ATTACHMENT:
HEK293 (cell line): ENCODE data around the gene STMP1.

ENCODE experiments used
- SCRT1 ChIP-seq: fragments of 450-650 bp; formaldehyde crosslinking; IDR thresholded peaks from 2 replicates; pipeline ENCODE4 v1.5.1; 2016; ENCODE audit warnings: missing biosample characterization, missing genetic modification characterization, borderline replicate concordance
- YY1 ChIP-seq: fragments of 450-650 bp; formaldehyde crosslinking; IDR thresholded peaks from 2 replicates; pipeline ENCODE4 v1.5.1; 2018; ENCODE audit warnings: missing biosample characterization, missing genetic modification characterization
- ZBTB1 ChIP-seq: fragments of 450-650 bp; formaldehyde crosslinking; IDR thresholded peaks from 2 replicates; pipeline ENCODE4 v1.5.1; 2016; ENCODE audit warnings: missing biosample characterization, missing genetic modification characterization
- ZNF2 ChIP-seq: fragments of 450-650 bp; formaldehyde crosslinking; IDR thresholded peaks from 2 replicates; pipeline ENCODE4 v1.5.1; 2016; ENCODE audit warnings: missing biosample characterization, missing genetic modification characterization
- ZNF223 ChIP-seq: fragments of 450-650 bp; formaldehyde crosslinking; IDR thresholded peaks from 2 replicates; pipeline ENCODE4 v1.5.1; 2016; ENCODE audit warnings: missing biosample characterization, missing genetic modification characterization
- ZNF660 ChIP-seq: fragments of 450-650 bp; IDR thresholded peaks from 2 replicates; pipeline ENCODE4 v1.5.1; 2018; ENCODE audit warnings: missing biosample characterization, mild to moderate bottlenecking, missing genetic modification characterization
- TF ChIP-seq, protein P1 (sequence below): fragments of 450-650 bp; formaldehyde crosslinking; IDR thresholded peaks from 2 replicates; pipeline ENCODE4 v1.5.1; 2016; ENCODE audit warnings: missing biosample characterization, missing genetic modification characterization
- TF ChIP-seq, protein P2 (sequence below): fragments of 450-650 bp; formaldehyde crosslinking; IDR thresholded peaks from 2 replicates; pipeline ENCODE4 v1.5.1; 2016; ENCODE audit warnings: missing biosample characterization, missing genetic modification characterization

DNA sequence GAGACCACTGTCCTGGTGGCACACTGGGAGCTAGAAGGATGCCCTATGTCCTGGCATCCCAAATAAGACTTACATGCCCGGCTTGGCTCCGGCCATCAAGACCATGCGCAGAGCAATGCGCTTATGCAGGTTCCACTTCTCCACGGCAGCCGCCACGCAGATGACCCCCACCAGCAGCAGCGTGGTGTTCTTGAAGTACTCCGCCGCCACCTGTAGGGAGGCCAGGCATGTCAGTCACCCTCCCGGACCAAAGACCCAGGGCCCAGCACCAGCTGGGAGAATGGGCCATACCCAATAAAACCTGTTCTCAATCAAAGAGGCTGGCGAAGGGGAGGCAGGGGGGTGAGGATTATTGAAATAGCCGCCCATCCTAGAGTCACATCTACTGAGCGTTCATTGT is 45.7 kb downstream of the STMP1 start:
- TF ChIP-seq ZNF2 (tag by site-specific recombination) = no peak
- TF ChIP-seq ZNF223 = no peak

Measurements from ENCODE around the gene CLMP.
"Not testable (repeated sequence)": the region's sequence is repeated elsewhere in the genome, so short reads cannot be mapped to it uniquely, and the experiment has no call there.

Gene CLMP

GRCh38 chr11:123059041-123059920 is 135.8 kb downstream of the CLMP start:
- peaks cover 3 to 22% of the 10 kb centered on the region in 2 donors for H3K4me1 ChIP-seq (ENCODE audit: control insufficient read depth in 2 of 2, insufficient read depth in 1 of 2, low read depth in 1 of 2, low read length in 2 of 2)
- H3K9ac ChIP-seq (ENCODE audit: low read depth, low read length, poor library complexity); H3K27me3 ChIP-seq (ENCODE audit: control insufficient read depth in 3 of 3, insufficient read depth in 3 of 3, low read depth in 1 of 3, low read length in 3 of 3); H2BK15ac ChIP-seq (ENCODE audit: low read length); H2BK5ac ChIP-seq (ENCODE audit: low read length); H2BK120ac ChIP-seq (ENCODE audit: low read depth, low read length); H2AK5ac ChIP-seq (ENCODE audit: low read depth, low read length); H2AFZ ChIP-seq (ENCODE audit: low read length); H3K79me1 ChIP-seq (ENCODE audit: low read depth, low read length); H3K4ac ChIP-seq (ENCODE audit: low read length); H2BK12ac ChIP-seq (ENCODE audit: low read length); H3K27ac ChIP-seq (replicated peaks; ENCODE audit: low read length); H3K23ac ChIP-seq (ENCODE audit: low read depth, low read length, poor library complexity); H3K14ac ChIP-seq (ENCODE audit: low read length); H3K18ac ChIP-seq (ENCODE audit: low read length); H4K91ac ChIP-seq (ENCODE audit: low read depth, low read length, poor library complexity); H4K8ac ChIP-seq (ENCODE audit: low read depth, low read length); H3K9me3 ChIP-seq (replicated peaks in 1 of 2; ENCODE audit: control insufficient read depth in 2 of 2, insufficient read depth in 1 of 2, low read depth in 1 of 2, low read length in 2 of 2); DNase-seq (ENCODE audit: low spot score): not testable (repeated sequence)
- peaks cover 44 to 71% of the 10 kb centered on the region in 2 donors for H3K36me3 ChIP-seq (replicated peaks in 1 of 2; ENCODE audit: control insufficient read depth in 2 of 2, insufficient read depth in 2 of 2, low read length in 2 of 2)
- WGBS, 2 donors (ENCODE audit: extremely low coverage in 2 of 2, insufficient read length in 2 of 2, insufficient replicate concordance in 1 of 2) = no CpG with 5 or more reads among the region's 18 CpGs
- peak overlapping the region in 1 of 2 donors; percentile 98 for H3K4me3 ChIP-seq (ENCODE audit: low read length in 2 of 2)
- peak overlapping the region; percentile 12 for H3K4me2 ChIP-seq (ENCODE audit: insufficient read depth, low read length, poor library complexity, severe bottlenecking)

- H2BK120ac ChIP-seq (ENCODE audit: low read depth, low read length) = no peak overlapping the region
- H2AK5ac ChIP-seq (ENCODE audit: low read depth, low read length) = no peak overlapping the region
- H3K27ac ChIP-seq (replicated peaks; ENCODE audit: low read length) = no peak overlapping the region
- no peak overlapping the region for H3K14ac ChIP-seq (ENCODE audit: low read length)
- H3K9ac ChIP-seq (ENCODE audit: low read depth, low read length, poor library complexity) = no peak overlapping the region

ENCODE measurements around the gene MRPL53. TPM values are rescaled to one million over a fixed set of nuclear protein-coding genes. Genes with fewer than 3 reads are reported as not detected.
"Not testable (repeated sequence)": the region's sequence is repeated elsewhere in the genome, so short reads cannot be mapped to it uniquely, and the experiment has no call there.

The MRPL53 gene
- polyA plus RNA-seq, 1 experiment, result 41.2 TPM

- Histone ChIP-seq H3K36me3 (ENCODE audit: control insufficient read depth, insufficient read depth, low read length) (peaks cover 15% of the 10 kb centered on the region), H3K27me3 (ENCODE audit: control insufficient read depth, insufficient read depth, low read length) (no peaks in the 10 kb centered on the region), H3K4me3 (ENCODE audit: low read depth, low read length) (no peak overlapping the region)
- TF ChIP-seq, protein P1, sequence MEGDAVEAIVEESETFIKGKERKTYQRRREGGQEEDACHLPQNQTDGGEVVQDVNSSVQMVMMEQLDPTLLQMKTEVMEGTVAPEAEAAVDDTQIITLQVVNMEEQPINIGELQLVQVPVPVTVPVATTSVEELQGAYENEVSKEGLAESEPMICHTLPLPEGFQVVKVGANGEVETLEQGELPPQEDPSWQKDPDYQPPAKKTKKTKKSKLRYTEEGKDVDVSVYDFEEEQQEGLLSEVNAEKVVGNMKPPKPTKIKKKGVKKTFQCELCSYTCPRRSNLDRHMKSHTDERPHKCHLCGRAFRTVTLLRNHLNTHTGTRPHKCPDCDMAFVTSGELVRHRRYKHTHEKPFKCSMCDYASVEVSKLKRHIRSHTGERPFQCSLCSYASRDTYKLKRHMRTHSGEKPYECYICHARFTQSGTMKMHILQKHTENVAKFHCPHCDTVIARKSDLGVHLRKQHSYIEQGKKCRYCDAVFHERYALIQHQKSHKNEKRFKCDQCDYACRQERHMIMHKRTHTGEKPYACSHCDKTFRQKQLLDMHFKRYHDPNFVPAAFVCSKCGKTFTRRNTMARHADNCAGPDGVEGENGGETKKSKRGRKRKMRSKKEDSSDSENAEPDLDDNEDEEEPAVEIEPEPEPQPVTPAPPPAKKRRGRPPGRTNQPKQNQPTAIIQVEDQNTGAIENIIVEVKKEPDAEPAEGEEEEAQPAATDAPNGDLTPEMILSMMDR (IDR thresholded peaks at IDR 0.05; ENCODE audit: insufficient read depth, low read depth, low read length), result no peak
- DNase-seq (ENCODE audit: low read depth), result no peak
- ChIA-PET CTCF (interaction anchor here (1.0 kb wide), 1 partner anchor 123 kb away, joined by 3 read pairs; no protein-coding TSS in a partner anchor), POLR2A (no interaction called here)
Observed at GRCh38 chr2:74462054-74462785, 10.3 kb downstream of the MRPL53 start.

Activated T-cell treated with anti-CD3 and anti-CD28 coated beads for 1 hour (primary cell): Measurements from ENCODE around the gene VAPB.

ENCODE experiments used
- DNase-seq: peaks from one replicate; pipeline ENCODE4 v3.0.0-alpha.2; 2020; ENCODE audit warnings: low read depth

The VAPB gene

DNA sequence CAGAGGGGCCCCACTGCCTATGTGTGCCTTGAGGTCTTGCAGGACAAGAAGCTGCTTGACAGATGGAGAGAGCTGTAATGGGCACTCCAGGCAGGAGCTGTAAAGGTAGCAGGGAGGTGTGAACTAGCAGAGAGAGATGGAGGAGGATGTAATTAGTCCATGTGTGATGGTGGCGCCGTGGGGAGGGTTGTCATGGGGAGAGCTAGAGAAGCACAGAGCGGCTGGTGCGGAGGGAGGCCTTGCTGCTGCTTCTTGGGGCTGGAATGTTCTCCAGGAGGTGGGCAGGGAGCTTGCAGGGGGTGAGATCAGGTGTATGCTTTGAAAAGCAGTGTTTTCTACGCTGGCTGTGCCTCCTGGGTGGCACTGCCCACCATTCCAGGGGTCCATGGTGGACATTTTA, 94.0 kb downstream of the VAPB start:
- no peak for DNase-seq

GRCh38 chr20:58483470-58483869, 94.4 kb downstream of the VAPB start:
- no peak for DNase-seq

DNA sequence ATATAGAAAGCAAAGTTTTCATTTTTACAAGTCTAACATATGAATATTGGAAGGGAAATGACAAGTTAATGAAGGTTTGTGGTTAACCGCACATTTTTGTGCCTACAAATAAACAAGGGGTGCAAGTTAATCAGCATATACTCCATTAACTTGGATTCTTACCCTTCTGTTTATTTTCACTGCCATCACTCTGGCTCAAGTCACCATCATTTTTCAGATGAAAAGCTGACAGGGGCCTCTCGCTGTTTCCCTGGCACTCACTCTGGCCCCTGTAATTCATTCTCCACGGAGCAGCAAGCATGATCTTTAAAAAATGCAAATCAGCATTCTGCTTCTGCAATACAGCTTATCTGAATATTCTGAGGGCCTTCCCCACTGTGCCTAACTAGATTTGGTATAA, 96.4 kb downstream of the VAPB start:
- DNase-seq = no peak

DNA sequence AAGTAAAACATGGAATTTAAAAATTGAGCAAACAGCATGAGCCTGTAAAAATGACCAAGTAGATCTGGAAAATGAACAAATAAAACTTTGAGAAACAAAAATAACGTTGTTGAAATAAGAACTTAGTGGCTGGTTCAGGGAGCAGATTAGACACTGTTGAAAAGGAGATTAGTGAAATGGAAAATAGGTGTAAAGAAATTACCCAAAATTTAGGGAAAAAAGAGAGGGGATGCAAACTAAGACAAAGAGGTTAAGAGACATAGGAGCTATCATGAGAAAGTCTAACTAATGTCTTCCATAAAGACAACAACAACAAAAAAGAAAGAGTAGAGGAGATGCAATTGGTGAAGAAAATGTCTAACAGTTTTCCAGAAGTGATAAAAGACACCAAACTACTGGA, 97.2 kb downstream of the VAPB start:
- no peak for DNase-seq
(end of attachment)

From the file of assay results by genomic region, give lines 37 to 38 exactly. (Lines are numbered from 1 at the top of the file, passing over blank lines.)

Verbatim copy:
Observed at GRCh38 chr2:74462054-74462785, 10.3 kb downstream of the MRPL53 start.

Activated T-cell treated with anti-CD3 and anti-CD28 coated beads for 1 hour (primary cell): Measurements from ENCODE around the gene VAPB.